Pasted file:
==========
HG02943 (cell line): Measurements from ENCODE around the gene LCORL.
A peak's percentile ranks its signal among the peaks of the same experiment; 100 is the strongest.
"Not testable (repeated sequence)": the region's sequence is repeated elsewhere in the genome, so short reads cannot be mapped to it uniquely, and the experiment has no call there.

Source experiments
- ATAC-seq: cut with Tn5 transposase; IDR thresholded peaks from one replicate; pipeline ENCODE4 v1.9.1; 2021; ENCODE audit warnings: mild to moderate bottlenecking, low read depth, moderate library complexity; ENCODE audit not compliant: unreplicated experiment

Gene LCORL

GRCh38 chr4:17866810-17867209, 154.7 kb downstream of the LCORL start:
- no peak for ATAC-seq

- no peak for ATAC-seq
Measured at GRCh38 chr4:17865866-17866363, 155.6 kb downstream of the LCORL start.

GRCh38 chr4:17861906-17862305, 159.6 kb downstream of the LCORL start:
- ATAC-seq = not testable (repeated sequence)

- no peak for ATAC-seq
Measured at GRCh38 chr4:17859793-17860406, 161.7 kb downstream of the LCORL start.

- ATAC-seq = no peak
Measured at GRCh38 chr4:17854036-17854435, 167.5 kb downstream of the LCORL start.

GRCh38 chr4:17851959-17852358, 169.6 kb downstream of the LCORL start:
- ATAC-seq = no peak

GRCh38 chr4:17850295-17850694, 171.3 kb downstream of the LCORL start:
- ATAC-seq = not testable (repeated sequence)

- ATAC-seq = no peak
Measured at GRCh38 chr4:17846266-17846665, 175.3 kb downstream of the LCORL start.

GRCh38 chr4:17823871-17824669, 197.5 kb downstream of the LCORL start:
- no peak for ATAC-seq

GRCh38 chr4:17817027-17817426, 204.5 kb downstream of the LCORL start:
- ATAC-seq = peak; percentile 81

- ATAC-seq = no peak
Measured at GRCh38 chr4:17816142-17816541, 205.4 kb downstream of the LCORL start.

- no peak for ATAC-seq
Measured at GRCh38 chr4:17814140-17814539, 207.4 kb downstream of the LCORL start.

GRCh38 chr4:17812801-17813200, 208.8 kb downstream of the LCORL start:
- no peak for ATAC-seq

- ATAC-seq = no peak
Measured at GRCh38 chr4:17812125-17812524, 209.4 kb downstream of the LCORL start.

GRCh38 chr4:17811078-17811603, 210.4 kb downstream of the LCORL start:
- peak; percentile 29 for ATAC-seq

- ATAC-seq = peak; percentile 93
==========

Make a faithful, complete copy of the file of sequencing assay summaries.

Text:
HG02943 (cell line): Measurements from ENCODE around the gene LCORL.
A peak's percentile ranks its signal among the peaks of the same experiment; 100 is the strongest.
"Not testable (repeated sequence)": the region's sequence is repeated elsewhere in the genome, so short reads cannot be mapped to it uniquely, and the experiment has no call there.

Source experiments
- ATAC-seq: cut with Tn5 transposase; IDR thresholded peaks from one replicate; pipeline ENCODE4 v1.9.1; 2021; ENCODE audit warnings: mild to moderate bottlenecking, low read depth, moderate library complexity; ENCODE audit not compliant: unreplicated experiment

Gene LCORL

GRCh38 chr4:17866810-17867209, 154.7 kb downstream of the LCORL start:
- no peak for ATAC-seq

- no peak for ATAC-seq
Measured at GRCh38 chr4:17865866-17866363, 155.6 kb downstream of the LCORL start.

GRCh38 chr4:17861906-17862305, 159.6 kb downstream of the LCORL start:
- ATAC-seq = not testable (repeated sequence)

- no peak for ATAC-seq
Measured at GRCh38 chr4:17859793-17860406, 161.7 kb downstream of the LCORL start.

- ATAC-seq = no peak
Measured at GRCh38 chr4:17854036-17854435, 167.5 kb downstream of the LCORL start.

GRCh38 chr4:17851959-17852358, 169.6 kb downstream of the LCORL start:
- ATAC-seq = no peak

GRCh38 chr4:17850295-17850694, 171.3 kb downstream of the LCORL start:
- ATAC-seq = not testable (repeated sequence)

- ATAC-seq = no peak
Measured at GRCh38 chr4:17846266-17846665, 175.3 kb downstream of the LCORL start.

GRCh38 chr4:17823871-17824669, 197.5 kb downstream of the LCORL start:
- no peak for ATAC-seq

GRCh38 chr4:17817027-17817426, 204.5 kb downstream of the LCORL start:
- ATAC-seq = peak; percentile 81

- ATAC-seq = no peak
Measured at GRCh38 chr4:17816142-17816541, 205.4 kb downstream of the LCORL start.

- no peak for ATAC-seq
Measured at GRCh38 chr4:17814140-17814539, 207.4 kb downstream of the LCORL start.

GRCh38 chr4:17812801-17813200, 208.8 kb downstream of the LCORL start:
- no peak for ATAC-seq

- ATAC-seq = no peak
Measured at GRCh38 chr4:17812125-17812524, 209.4 kb downstream of the LCORL start.

GRCh38 chr4:17811078-17811603, 210.4 kb downstream of the LCORL start:
- peak; percentile 29 for ATAC-seq

- ATAC-seq = peak; percentile 93